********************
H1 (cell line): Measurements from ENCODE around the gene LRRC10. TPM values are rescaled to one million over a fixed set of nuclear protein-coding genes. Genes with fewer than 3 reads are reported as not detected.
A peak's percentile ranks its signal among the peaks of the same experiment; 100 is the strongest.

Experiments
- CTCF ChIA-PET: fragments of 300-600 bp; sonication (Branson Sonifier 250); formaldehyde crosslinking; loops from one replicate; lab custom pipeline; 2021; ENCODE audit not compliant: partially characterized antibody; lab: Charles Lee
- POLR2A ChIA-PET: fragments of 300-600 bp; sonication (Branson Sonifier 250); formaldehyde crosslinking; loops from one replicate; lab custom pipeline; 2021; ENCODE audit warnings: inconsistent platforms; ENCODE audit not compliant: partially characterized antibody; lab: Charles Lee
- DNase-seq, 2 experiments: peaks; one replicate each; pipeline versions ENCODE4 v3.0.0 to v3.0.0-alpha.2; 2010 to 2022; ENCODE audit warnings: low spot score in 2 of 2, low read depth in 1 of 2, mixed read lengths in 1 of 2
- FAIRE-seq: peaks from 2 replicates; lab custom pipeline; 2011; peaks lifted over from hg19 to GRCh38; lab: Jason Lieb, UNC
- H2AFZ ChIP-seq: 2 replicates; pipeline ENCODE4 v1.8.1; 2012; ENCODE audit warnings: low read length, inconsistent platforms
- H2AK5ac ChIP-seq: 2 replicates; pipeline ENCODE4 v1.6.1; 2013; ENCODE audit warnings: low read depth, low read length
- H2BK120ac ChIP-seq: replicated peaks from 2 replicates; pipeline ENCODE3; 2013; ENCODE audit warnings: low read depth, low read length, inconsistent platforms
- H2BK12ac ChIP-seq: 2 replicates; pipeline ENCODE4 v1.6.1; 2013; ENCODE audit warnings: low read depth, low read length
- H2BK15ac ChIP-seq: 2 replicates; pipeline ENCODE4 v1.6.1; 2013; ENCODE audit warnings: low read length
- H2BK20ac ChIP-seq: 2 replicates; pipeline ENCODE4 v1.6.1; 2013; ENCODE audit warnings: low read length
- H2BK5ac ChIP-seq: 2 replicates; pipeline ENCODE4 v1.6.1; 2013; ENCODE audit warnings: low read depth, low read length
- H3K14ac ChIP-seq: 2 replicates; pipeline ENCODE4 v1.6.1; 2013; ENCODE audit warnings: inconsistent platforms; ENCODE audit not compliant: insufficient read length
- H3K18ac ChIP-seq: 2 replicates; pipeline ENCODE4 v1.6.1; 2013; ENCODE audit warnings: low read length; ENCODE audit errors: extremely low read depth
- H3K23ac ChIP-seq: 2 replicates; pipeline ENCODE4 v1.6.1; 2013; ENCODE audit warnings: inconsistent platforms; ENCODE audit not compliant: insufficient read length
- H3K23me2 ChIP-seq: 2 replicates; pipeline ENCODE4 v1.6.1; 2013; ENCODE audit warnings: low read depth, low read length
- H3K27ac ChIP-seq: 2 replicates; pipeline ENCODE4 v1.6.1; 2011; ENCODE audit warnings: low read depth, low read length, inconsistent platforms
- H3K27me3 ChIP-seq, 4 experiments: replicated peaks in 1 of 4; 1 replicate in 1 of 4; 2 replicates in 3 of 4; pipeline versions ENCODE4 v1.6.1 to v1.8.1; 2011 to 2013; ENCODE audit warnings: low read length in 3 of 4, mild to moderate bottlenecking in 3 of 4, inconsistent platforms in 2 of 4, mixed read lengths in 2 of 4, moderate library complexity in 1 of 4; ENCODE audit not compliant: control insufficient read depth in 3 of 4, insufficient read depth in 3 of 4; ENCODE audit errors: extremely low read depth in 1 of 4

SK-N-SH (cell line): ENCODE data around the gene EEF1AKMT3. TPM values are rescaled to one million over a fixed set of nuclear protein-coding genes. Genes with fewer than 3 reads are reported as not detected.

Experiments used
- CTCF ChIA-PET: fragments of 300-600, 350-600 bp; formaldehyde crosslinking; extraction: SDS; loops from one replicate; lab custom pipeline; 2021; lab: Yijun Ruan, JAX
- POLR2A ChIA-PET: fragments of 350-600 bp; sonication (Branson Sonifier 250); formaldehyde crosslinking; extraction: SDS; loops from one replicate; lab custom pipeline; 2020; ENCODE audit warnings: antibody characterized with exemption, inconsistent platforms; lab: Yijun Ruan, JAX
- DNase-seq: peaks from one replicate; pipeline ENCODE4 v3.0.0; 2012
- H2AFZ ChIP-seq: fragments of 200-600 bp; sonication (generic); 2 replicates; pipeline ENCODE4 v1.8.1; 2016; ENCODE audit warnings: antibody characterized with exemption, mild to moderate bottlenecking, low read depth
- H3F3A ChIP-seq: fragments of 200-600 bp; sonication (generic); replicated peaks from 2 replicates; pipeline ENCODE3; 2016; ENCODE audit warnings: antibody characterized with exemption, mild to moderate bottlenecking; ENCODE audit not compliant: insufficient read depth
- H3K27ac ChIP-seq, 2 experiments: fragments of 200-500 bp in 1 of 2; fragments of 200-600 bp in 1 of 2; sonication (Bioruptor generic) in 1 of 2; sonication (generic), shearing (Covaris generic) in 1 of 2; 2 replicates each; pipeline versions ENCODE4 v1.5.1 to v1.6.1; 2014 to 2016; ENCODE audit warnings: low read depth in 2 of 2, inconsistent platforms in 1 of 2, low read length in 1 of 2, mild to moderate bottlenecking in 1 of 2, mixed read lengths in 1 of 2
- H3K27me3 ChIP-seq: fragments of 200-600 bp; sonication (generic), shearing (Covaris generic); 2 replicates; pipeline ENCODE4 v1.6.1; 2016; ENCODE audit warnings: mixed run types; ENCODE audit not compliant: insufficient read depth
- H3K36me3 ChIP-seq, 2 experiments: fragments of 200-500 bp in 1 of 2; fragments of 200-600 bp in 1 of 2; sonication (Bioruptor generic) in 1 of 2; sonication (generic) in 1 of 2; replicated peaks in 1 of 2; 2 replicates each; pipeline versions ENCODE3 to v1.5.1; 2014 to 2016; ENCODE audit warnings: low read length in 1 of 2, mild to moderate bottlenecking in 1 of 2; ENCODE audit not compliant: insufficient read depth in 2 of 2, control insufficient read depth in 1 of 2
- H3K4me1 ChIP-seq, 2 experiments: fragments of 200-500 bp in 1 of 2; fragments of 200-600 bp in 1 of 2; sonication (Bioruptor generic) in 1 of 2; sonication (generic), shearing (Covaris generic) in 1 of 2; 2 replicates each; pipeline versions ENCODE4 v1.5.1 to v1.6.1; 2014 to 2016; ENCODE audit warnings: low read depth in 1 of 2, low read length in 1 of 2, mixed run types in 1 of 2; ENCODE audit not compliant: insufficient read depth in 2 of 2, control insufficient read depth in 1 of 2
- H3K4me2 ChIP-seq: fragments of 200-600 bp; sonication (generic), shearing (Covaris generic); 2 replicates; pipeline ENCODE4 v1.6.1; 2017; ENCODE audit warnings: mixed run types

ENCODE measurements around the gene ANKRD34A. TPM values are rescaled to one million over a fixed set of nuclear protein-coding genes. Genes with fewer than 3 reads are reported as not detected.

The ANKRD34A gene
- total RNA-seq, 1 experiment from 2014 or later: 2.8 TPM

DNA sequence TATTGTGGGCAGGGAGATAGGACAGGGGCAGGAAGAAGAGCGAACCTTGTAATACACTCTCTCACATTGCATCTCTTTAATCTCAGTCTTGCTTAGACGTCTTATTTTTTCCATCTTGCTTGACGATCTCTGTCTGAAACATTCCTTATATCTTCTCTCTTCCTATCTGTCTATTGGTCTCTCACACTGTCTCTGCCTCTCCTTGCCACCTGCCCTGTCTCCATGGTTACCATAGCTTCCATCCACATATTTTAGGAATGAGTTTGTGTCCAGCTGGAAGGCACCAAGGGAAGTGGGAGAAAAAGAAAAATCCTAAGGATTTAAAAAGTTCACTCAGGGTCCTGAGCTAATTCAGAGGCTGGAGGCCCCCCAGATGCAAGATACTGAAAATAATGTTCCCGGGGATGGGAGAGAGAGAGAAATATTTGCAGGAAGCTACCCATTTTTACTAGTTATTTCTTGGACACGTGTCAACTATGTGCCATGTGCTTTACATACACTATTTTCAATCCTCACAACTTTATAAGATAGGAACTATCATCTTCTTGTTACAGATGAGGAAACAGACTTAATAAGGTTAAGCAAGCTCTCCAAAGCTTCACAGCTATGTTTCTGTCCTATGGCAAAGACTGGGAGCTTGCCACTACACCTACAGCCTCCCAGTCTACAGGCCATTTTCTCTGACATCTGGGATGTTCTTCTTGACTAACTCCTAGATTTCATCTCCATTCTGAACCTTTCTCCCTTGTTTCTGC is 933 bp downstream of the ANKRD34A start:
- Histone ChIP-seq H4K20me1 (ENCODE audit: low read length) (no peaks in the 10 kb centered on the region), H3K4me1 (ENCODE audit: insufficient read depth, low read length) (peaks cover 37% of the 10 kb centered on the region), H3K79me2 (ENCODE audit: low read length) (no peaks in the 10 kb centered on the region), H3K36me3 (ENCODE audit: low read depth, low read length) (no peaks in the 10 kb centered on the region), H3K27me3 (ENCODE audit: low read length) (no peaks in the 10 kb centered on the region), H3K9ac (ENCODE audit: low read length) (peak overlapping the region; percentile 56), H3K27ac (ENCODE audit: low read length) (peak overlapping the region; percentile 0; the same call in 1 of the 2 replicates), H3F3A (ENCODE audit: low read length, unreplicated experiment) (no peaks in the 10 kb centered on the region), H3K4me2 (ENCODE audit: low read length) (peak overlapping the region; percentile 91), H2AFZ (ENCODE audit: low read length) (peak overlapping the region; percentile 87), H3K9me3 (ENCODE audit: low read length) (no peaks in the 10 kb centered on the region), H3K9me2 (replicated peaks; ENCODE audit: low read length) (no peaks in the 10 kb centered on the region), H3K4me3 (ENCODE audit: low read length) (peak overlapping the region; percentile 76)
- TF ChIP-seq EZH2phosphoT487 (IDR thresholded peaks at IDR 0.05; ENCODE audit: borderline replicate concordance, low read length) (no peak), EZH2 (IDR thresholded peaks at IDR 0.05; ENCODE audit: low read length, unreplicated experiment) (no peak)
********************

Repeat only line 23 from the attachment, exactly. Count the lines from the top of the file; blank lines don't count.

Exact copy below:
- CTCF ChIA-PET: fragments of 300-600, 350-600 bp; formaldehyde crosslinking; extraction: SDS; loops from one replicate; lab custom pipeline; 2021; lab: Yijun Ruan, JAX